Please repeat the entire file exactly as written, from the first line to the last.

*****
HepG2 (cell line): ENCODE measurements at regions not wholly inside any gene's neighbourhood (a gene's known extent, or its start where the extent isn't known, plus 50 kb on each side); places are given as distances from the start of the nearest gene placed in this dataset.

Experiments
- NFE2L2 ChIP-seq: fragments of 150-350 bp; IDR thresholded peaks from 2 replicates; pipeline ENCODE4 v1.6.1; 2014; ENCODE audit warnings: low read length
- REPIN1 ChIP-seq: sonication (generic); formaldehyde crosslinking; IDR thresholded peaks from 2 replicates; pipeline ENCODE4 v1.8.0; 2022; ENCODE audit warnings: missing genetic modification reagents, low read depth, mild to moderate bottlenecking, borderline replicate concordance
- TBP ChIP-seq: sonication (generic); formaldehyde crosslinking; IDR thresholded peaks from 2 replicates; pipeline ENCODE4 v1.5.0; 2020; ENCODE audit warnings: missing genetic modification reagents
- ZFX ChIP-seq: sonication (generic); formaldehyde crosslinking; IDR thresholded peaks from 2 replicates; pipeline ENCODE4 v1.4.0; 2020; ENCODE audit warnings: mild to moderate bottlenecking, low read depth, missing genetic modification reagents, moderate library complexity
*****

HepG2 (cell line): ENCODE measurements at regions not wholly inside any gene's neighbourhood (a gene's known extent, or its start where the extent isn't known, plus 50 kb on each side); places are given as distances from the start of the nearest gene placed in this dataset.

Experiments
- NFE2L2 ChIP-seq: fragments of 150-350 bp; IDR thresholded peaks from 2 replicates; pipeline ENCODE4 v1.6.1; 2014; ENCODE audit warnings: low read length
- REPIN1 ChIP-seq: sonication (generic); formaldehyde crosslinking; IDR thresholded peaks from 2 replicates; pipeline ENCODE4 v1.8.0; 2022; ENCODE audit warnings: missing genetic modification reagents, low read depth, mild to moderate bottlenecking, borderline replicate concordance
- TBP ChIP-seq: sonication (generic); formaldehyde crosslinking; IDR thresholded peaks from 2 replicates; pipeline ENCODE4 v1.5.0; 2020; ENCODE audit warnings: missing genetic modification reagents
- ZFX ChIP-seq: sonication (generic); formaldehyde crosslinking; IDR thresholded peaks from 2 replicates; pipeline ENCODE4 v1.4.0; 2020; ENCODE audit warnings: mild to moderate bottlenecking, low read depth, missing genetic modification reagents, moderate library complexity